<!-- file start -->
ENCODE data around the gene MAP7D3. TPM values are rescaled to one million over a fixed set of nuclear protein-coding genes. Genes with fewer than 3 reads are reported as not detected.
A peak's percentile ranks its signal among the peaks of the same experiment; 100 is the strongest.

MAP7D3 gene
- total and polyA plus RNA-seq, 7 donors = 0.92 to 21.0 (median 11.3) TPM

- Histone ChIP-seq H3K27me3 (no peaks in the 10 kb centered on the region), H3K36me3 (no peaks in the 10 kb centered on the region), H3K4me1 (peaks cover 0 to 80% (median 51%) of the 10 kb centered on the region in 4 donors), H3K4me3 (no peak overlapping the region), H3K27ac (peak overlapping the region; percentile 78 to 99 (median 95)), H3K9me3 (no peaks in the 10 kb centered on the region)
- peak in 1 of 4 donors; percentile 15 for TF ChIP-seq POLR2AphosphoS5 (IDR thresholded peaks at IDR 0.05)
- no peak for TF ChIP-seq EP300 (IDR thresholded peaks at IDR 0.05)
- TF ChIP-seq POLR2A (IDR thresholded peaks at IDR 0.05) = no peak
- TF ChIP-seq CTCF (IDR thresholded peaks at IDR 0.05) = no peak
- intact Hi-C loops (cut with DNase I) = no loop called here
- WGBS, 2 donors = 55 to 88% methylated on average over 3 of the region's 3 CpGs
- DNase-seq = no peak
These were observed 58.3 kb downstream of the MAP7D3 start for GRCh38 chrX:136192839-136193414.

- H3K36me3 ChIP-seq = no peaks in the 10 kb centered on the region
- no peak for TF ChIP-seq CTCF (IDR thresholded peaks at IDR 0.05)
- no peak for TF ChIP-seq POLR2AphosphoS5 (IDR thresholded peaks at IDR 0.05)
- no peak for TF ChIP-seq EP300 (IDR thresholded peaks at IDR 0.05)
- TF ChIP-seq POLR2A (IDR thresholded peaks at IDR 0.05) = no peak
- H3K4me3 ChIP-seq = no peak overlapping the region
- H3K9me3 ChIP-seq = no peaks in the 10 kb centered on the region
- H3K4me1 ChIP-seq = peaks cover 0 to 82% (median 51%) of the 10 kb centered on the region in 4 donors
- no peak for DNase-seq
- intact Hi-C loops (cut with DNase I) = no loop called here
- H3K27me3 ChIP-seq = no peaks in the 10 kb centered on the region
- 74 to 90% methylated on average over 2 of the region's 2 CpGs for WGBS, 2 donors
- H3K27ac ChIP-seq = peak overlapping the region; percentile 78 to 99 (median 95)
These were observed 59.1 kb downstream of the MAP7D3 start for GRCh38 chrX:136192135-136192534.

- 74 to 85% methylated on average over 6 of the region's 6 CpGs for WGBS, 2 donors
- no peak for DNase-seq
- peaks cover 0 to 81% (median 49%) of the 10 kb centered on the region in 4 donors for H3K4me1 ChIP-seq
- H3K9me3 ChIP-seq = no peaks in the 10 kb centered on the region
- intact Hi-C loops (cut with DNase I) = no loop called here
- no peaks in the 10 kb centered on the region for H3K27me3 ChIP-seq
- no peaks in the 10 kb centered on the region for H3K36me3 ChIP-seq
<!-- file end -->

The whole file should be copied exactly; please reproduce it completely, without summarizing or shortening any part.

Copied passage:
ENCODE data around the gene MAP7D3. TPM values are rescaled to one million over a fixed set of nuclear protein-coding genes. Genes with fewer than 3 reads are reported as not detected.
A peak's percentile ranks its signal among the peaks of the same experiment; 100 is the strongest.

MAP7D3 gene
- total and polyA plus RNA-seq, 7 donors = 0.92 to 21.0 (median 11.3) TPM

- Histone ChIP-seq H3K27me3 (no peaks in the 10 kb centered on the region), H3K36me3 (no peaks in the 10 kb centered on the region), H3K4me1 (peaks cover 0 to 80% (median 51%) of the 10 kb centered on the region in 4 donors), H3K4me3 (no peak overlapping the region), H3K27ac (peak overlapping the region; percentile 78 to 99 (median 95)), H3K9me3 (no peaks in the 10 kb centered on the region)
- peak in 1 of 4 donors; percentile 15 for TF ChIP-seq POLR2AphosphoS5 (IDR thresholded peaks at IDR 0.05)
- no peak for TF ChIP-seq EP300 (IDR thresholded peaks at IDR 0.05)
- TF ChIP-seq POLR2A (IDR thresholded peaks at IDR 0.05) = no peak
- TF ChIP-seq CTCF (IDR thresholded peaks at IDR 0.05) = no peak
- intact Hi-C loops (cut with DNase I) = no loop called here
- WGBS, 2 donors = 55 to 88% methylated on average over 3 of the region's 3 CpGs
- DNase-seq = no peak
These were observed 58.3 kb downstream of the MAP7D3 start for GRCh38 chrX:136192839-136193414.

- H3K36me3 ChIP-seq = no peaks in the 10 kb centered on the region
- no peak for TF ChIP-seq CTCF (IDR thresholded peaks at IDR 0.05)
- no peak for TF ChIP-seq POLR2AphosphoS5 (IDR thresholded peaks at IDR 0.05)
- no peak for TF ChIP-seq EP300 (IDR thresholded peaks at IDR 0.05)
- TF ChIP-seq POLR2A (IDR thresholded peaks at IDR 0.05) = no peak
- H3K4me3 ChIP-seq = no peak overlapping the region
- H3K9me3 ChIP-seq = no peaks in the 10 kb centered on the region
- H3K4me1 ChIP-seq = peaks cover 0 to 82% (median 51%) of the 10 kb centered on the region in 4 donors
- no peak for DNase-seq
- intact Hi-C loops (cut with DNase I) = no loop called here
- H3K27me3 ChIP-seq = no peaks in the 10 kb centered on the region
- 74 to 90% methylated on average over 2 of the region's 2 CpGs for WGBS, 2 donors
- H3K27ac ChIP-seq = peak overlapping the region; percentile 78 to 99 (median 95)
These were observed 59.1 kb downstream of the MAP7D3 start for GRCh38 chrX:136192135-136192534.

- 74 to 85% methylated on average over 6 of the region's 6 CpGs for WGBS, 2 donors
- no peak for DNase-seq
- peaks cover 0 to 81% (median 49%) of the 10 kb centered on the region in 4 donors for H3K4me1 ChIP-seq
- H3K9me3 ChIP-seq = no peaks in the 10 kb centered on the region
- intact Hi-C loops (cut with DNase I) = no loop called here
- no peaks in the 10 kb centered on the region for H3K27me3 ChIP-seq
- no peaks in the 10 kb centered on the region for H3K36me3 ChIP-seq